custard

custard

Now make the pate a choux.

pate a choux ingredients

pate a choux ingredients

In a medium saucepan heat 1 cup of water, 6 tablespoons of butter and a healthy pinch of salt. Bring to a boil. Then take off the heat and whisk in 1 cup of flour till combined well. Put pot back on the heat and switch to wooden spoon. Stir rapidly until dough is dry and leaves the sides of the pan easily.

dough in pan

dough in pan

Transfer the dough to the bowl of a stand mixer and mix on low for a few minutes to cool down the dough. Then add 4 eggs, one at a time until each is incorporated.

pate a choux batter

pate a choux batter

Now the fun part. Get out your piping bag with a large star tip. Pipe a 2-inch circle and swirl back into the center.

piped dough

piped dough

Bake at 425 for about 15 -20 minutes until puffed. Turn down oven to 350 and bake until deep golden, about another 10 minutes. Once out of the oven I poke each pastry with a toothpick to allow steam to escape. Let cool completely. Then cut in half horizontally and fill with custard cream. Sprinkle some powdered sugar on top.

St. Joseph Cake with custard cream

St. Joseph Cake with custard cream

Yes. You’re allowed more than one. Especially if your name is Joseph.

Making a Good Thing Better – Italian Shepherd’s Pie

Italian Shepherd's Pie

Italian Shepherd’s Pie

Well. It’s arguable. Is this better than the original? Maybe they’re 50-50…equally wonderful. All I know is you get some tasty meat topped with something creamy and you probably can’t go wrong. The original Irish Shepherd’s Pie starts with a layer of ground seasoned beef, dotted with peas and carrots, topped with creamy mashed potatoes and baked in the oven until the potato top gets golden. Good, right?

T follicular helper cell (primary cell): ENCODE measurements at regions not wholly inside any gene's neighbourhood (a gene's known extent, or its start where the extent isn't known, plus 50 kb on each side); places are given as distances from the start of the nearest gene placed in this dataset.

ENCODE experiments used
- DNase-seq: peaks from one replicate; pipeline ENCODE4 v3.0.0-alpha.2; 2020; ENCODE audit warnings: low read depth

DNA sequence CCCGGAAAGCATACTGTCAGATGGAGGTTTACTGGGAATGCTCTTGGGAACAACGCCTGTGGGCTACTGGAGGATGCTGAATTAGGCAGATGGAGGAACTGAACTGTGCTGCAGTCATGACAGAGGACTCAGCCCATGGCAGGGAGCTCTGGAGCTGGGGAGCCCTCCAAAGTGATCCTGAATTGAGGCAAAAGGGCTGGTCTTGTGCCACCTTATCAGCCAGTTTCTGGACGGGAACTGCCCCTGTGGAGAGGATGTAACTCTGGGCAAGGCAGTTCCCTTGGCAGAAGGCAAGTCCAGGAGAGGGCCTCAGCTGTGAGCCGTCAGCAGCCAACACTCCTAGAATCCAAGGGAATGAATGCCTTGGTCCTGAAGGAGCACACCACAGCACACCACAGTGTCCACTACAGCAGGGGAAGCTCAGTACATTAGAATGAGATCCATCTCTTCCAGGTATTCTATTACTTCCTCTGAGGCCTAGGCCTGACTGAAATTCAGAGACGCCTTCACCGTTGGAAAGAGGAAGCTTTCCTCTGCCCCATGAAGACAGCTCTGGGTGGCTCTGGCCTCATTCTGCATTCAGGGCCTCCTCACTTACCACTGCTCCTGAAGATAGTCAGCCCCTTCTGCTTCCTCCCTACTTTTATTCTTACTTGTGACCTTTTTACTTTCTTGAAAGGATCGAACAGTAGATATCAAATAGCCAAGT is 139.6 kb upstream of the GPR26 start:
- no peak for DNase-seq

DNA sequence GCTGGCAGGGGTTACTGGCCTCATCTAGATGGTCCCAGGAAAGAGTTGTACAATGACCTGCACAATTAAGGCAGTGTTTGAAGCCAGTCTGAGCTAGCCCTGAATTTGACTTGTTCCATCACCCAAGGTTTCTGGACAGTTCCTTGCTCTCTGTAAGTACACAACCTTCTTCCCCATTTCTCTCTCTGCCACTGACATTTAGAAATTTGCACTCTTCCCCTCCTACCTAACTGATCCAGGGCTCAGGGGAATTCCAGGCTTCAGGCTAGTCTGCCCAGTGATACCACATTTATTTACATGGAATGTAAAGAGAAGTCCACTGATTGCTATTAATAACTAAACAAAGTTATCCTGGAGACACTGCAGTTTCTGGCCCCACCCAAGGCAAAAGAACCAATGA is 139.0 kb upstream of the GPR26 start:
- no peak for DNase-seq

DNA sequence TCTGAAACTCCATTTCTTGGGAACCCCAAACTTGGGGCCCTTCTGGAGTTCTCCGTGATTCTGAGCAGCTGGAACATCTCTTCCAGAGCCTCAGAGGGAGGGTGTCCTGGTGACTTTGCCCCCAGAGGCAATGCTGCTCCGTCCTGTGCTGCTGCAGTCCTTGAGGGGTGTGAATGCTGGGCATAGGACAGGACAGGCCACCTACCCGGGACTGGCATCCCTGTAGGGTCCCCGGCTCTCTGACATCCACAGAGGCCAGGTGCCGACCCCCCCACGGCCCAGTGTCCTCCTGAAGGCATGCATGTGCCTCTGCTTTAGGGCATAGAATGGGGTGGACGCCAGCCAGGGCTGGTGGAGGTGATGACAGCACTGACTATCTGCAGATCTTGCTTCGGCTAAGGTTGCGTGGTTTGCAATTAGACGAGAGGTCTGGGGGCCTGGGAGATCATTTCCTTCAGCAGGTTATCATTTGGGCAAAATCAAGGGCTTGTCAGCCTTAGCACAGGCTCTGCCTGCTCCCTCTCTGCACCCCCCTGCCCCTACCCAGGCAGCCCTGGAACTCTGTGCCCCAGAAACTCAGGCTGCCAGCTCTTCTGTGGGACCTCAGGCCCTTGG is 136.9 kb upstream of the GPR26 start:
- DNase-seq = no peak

Here’s my version (since it seems I only have Italian ingredients in my kitchen). And I’m obsessed with cute, small portions, so these are done in 4-5 oz. ramekins–individual servings.

ramekins for Italian Shepherd's Pie

ramekins for Italian Shepherd’s Pie

 

Cook up the ground beef, but add some broken up Italian sausage, too. And sautéed onion.

Sausage and onion sautéing

Sausage and onion sautéing

Yes, add the peas, but also add some diced tomato (Italian, remember?). That’s your bottom layer.

Sausage, onion, beef, tomato & peas mixture

Sausage, onion, beef, tomato & peas mixture

The top: no potatoes. Instead, RICOTTA. (I can’t stay way from the stuff). Mix ricotta with some diced or shredded mozzarella, add some grated parmigiano, salt & pepper, and an egg yolk. Mix well.

Ricotta, mozzarella, parmigiano, s & p, egg yolk

Ricotta, mozzarella, parmigiano, s & p, egg yolk

Top your meat with this swirly, swoon-worthy concoction. Sprinkle some grated cheese on top. Bake till golden.

Italian Shepherd's Pie

Italian Shepherd’s Pie

The Irish becomes Italian right before your eyes.

A Favorite Corner of Rome

A Favorite Corner of Rome

Individual Italian Shepherd Pies

3 tablespoons olive oil

1 medium onion, diced

2 Italian sausages (mild or hot, your preference)

1 lb. ground beef

1 15-oz can diced tomatoes

1/2 cup peas

1 lb. ricotta cheese

1/2 lb. shredded mozzarella(use a box grater)

1/4 cup grated parmigiano

2 egg yolks

salt & pepper to taste

Preheat oven to 425 degrees F.

Heat the oil in a large sauté pan, then add onion and cook 2-3 minutes until softened. Cut the sausages in half and push out the meat from the skins. Break up in sauté pan and cook with onion, 2 minutes or so. Add ground beef. Break up in pan and cook thru until the meats are browned. Add the tomatoes and peas. Season with salt & pepper. Cook 5 minutes more.

In a medium mixing bowl, stir together the cheeses and egg yolks. Season with salt and pepper.

Divide the meat into 10 or 12 ramekins leaving 1-inch open on top. Divide the cheese mixture on top of the meat. Smooth gently to cover meat with a spoon. Place ramekins on a sheet pan. Bake until golden on top, about 20 minutes until golden.

(If you try it, let me know how it goes!)

 

Butternut Squash Gnocchi w Sun-Dried Tomato Sauce

Making gnocchi in class

Making butternut squash gnocchi in class

Better hurry up. Spring is sneaking up on us and soon the very sight of a butternut squash will look passé, an anachronism, winter in the middle of spring: “what are YOU doing here?”

But the supermarket still has ‘em and I’m still buying them and still relishing in butternut squash gnocchi. We just made some in class last week. Once we sat down to eat…after all the cooking and prepping and bustle in the kitchen, a newly poured glass of wine dosido-ing with the dinner plate, ready to play…I stuck my fork into one of those pillowy gnocchi and took a bite. Ah, yes. Wasn’t that little dance in the kitchen so worth it? Ah, yes. Yes, yes, yes.

making butternut squash gnocchi in class

making butternut squash gnocchi in class